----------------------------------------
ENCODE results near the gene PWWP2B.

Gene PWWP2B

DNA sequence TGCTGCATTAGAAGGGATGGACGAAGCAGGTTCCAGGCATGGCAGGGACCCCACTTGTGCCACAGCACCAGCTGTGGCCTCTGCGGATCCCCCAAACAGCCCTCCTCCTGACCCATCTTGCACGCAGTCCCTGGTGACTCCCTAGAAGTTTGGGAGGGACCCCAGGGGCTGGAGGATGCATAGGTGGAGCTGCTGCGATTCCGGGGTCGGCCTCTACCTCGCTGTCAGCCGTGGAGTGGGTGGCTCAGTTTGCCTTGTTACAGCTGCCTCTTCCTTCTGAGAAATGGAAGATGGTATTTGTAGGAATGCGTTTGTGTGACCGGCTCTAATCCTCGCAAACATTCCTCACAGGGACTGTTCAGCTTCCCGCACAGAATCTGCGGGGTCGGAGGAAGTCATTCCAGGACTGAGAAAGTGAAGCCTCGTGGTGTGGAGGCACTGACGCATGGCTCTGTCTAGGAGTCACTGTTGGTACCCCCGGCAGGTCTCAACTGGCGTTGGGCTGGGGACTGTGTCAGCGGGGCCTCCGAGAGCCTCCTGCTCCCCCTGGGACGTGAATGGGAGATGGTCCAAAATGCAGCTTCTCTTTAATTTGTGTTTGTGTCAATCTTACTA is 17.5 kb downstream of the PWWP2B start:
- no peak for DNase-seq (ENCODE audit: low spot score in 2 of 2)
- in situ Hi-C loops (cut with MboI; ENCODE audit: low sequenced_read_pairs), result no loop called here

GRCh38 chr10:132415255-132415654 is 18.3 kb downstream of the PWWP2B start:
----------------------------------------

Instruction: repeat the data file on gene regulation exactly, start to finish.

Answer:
ENCODE results near the gene PWWP2B.

Gene PWWP2B

DNA sequence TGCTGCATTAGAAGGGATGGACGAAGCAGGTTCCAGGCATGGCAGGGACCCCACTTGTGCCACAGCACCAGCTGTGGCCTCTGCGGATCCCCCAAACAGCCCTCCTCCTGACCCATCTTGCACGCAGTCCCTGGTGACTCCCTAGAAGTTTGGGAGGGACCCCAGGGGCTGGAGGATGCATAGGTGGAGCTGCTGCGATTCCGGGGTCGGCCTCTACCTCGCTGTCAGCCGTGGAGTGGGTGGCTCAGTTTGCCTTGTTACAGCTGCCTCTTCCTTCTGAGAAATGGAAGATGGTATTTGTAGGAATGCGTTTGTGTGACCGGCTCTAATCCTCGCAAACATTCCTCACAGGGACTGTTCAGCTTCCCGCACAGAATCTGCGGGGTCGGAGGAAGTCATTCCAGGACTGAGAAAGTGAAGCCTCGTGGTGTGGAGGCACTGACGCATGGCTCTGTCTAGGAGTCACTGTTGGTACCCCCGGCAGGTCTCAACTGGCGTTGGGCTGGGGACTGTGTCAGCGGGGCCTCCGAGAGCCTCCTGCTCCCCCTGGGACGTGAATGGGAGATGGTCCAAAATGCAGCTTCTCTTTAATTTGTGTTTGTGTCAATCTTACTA is 17.5 kb downstream of the PWWP2B start:
- no peak for DNase-seq (ENCODE audit: low spot score in 2 of 2)
- in situ Hi-C loops (cut with MboI; ENCODE audit: low sequenced_read_pairs), result no loop called here

GRCh38 chr10:132415255-132415654 is 18.3 kb downstream of the PWWP2B start: